India is a country where we believe in Atithi Devo Bhava, but is that responsibility reserved only for women? Even if we count guests coming over as some special occasion, women are even expected to do all the work when it comes to their family members. Most women do not have support from their husbands or sons, the same is carried forward for their daughters. You must have witnessed your mother always eating after everyone else is finished with their meals and wonder why. Waiting over meals is a ritual in almost every Indian household. In fact, it’s somehow considered rude and inappropriate for women to eat before men in the family. Honestly, we never understood the logic and TC46 connected with real women to share comebacks to the typical ‘serve your male family members first’ taana.
15 Women Share Their Comebacks To ‘Serving Food To Men First’
TC46 put out a post on Instagram here asking our followers what their response would be if, “After a long hour in the kitchen cooking food, you dadaji says Beta pehle apne bhai ko paroso, kabse ruka hai bechara.” And, here’s what they had to say!
“Dadaji aap hi paros lo bhai ke liye khaana.” – Avanshika*
“Dada vo khudse bhi le sakta hai aur use bhi khana banana sikha hi do. While I love cooking for my loved ones, it shouldn’t be my sole responsibility because of my gender. It’s time we teach boys these essential life skills that EVERYONE should learn.” – Pragya*
“Acha hai na, patience toh seekhega at least.” – Laavanya*
“Jaldi jaldi kha lo dadaji, bhai ko bartan dhone hai woh kab se ruka hua hai. If I cook, he cleans. If I go run errands, he takes care of the house. Chores are chores, it doesn’t matter if a ladka does them or a ladki!” – Nihaarika*
“I would calmly try and make him understand that the times have changed and everyone shares responsibilities now, he’s a sweet person living according to his generation. Hopefully, he will be able to change positively.” – Kashish*
“Meri mehnat hai, pehle main toh swaad le lu aur uske haath hai na, voh khud le lega.” – Bhavya*
“Kya usne apne haatho mein mehendi laga rakhi hai? Gone are the days when 7, 8 year old girls would be told to serve grown-up men who can easily do it all. Ab sab same hota hai. Sabko kaam karna padta hai aur mere bhai ko bhi karna hoga. Nahi toh nahi hona iska vyaah.” – Avani*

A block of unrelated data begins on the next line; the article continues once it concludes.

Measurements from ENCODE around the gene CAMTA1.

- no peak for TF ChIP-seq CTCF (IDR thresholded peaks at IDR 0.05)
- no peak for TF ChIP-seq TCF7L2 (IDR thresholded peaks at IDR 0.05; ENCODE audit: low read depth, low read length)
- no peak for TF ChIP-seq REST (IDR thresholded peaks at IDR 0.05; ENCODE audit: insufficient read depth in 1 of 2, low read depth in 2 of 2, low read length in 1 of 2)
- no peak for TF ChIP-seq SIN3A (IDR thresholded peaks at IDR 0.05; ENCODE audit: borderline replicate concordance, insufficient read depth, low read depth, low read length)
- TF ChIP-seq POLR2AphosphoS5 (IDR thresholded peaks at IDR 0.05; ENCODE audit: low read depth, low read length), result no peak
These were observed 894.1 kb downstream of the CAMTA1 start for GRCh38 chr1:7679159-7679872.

“Self-service ka concept suna hai dadaji? Vohi applicable hai iss ghar mein. Hum sab saath mein khaana lagate hai aur saath mein khaate hai.” – Gauhar*
“Khaana banau bhi main aur parosu bhi? In fact usse bolo ki voh sabke liye khaana serve kare. We aren’t eating kisika jootha or kal ka bacha hua. And neither are we going to wait on men who can take care of themselves, THANK YOU!” – Firoza*
“Sorry dadaji but hamaare yaha equality chalti hai, maine khaana banaya hai toh voh parosega. And jab voh banayega, tab main paros dungi.” – Dhriti*
“I wouldn’t even need to say anything, our parents taught us right, my brothers themselves cook our meals most times, and when it comes to someone being rude or illogical, they would just tell me to ignore, keep my head high and move on.” – Chahat*
“Kyu? Yeh konsa zamana chal raha hai? Voh kya kahi ka King hai?” – Harshita*
“Kaho toh apne haath se khilaa bhi du?” – Rizwaa*
“Dadaji aap bhool rahe ho ki main bhi insaan hu, I also get tired and usne thodi koi pahaad todhne ka kaam kiya hai?” – Jannat*
“I would just ask my brother if he’s listening to what dadaji said and he can take the conversation forward because it’s not worth it for me.” – Ahaana*
Food tastes better together than at lonely tables and the best conversations are over meals, stuff that makes memories for later. In many Indian households, women aren’t allowed to eat with in-laws out of respect for men or whatever reasons. It is time for women to take the lead and break down barriers. And what better manner than eating together to bridge distances of heart and fostering a spirit of respect at mealtimes.
Disclaimer: Please note that the responses have been translated and edited for clarity. Names have been changed to respect privacy.
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